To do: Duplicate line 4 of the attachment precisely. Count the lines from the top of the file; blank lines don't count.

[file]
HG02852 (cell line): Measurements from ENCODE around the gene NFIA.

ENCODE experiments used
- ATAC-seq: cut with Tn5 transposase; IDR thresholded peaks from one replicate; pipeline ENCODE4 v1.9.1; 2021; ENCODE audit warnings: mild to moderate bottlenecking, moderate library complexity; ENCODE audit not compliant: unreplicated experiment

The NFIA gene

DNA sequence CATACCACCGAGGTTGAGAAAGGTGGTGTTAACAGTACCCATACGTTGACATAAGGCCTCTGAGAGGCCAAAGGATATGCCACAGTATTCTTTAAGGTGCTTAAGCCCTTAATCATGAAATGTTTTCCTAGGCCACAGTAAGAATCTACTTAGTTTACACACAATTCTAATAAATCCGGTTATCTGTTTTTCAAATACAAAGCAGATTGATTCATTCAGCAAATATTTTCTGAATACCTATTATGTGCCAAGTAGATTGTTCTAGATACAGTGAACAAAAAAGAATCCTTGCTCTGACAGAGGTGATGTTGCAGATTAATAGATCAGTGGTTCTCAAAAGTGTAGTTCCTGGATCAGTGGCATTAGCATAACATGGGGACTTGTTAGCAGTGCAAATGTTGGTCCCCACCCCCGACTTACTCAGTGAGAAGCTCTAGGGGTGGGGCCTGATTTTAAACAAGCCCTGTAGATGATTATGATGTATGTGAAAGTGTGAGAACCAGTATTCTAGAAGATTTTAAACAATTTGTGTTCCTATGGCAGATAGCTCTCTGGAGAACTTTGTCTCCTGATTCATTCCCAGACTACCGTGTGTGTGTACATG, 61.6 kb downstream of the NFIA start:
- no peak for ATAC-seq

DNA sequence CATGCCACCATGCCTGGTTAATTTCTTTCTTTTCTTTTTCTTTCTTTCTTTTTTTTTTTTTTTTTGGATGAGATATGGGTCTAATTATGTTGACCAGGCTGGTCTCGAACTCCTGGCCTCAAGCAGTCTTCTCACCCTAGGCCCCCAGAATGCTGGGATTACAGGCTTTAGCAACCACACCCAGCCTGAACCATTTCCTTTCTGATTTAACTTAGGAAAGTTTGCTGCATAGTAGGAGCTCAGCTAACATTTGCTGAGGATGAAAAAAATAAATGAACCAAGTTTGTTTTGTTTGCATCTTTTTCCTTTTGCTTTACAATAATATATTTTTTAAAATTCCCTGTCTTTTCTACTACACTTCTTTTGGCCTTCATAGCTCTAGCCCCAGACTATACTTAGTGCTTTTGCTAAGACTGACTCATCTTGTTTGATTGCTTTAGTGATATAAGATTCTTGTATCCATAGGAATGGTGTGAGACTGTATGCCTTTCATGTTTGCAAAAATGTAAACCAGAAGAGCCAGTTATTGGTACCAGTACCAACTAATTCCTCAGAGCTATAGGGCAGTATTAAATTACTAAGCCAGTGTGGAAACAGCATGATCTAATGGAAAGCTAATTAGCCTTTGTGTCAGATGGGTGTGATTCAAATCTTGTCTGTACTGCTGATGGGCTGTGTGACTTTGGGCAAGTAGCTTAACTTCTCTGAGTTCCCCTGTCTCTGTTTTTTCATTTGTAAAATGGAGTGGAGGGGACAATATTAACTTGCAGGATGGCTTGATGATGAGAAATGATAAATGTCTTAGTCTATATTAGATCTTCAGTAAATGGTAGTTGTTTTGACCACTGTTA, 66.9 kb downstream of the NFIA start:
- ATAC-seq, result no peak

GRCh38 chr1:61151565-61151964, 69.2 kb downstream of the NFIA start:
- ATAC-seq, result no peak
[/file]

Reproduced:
The NFIA gene